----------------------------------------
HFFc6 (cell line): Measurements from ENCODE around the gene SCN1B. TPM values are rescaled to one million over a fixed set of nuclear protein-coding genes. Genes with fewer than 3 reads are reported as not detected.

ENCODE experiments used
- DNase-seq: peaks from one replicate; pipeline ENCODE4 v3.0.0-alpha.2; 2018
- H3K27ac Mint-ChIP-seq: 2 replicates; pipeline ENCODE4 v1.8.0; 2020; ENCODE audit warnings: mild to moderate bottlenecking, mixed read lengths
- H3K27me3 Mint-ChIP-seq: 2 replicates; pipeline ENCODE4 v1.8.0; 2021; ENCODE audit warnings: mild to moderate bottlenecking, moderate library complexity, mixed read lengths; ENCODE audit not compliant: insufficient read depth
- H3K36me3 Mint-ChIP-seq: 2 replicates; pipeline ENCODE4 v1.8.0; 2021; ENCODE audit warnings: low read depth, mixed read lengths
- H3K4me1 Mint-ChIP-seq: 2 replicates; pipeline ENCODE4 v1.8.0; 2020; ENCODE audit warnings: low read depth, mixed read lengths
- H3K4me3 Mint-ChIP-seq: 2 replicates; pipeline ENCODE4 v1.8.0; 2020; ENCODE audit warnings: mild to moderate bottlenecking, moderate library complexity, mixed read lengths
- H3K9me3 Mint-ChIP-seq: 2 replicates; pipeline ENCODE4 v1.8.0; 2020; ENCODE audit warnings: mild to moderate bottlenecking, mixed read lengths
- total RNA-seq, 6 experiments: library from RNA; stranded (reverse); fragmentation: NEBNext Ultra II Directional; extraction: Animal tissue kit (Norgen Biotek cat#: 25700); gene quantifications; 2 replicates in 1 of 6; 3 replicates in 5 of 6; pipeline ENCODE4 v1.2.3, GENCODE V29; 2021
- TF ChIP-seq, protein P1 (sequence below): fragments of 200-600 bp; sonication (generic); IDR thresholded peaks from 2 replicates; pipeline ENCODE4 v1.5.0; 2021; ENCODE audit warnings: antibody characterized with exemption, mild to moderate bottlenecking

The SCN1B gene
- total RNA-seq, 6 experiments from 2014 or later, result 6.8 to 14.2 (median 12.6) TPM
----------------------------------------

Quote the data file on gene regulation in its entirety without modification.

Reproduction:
HFFc6 (cell line): Measurements from ENCODE around the gene SCN1B. TPM values are rescaled to one million over a fixed set of nuclear protein-coding genes. Genes with fewer than 3 reads are reported as not detected.

ENCODE experiments used
- DNase-seq: peaks from one replicate; pipeline ENCODE4 v3.0.0-alpha.2; 2018
- H3K27ac Mint-ChIP-seq: 2 replicates; pipeline ENCODE4 v1.8.0; 2020; ENCODE audit warnings: mild to moderate bottlenecking, mixed read lengths
- H3K27me3 Mint-ChIP-seq: 2 replicates; pipeline ENCODE4 v1.8.0; 2021; ENCODE audit warnings: mild to moderate bottlenecking, moderate library complexity, mixed read lengths; ENCODE audit not compliant: insufficient read depth
- H3K36me3 Mint-ChIP-seq: 2 replicates; pipeline ENCODE4 v1.8.0; 2021; ENCODE audit warnings: low read depth, mixed read lengths
- H3K4me1 Mint-ChIP-seq: 2 replicates; pipeline ENCODE4 v1.8.0; 2020; ENCODE audit warnings: low read depth, mixed read lengths
- H3K4me3 Mint-ChIP-seq: 2 replicates; pipeline ENCODE4 v1.8.0; 2020; ENCODE audit warnings: mild to moderate bottlenecking, moderate library complexity, mixed read lengths
- H3K9me3 Mint-ChIP-seq: 2 replicates; pipeline ENCODE4 v1.8.0; 2020; ENCODE audit warnings: mild to moderate bottlenecking, mixed read lengths
- total RNA-seq, 6 experiments: library from RNA; stranded (reverse); fragmentation: NEBNext Ultra II Directional; extraction: Animal tissue kit (Norgen Biotek cat#: 25700); gene quantifications; 2 replicates in 1 of 6; 3 replicates in 5 of 6; pipeline ENCODE4 v1.2.3, GENCODE V29; 2021
- TF ChIP-seq, protein P1 (sequence below): fragments of 200-600 bp; sonication (generic); IDR thresholded peaks from 2 replicates; pipeline ENCODE4 v1.5.0; 2021; ENCODE audit warnings: antibody characterized with exemption, mild to moderate bottlenecking

The SCN1B gene
- total RNA-seq, 6 experiments from 2014 or later, result 6.8 to 14.2 (median 12.6) TPM